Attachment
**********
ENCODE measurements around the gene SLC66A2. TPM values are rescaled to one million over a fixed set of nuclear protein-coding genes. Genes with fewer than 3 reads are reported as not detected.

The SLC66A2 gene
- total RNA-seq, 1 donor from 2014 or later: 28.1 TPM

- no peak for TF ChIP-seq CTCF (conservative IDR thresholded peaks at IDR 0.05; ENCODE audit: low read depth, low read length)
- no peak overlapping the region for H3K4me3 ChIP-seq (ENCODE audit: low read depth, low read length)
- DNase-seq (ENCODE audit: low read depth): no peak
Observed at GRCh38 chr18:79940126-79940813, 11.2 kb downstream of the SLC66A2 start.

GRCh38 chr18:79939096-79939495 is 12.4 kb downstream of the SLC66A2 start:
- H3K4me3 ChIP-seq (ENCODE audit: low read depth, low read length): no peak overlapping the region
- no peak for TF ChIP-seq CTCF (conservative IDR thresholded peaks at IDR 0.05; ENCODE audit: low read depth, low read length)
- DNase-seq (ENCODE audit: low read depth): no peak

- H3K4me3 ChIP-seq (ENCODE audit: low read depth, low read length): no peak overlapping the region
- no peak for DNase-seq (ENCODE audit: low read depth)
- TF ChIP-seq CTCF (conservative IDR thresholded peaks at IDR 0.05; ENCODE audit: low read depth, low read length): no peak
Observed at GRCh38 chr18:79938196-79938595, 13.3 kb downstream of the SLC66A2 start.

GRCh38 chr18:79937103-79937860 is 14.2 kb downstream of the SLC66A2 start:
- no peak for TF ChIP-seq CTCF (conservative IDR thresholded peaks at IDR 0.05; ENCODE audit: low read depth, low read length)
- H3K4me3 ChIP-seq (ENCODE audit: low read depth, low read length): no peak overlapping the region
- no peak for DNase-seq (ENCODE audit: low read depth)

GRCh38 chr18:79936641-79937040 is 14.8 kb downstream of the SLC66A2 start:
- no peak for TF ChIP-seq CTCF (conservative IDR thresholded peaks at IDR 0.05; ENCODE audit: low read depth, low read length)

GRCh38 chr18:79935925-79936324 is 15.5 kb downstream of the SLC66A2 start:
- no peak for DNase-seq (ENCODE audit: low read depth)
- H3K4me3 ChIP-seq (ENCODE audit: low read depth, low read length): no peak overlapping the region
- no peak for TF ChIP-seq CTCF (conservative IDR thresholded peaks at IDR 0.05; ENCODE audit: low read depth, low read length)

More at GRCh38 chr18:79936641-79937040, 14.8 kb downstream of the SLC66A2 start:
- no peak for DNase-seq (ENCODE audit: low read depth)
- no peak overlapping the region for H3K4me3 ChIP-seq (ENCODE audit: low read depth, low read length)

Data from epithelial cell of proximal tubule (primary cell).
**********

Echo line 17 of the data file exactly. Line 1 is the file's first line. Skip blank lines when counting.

- no peak for TF ChIP-seq CTCF (conservative IDR thresholded peaks at IDR 0.05; ENCODE audit: low read depth, low read length)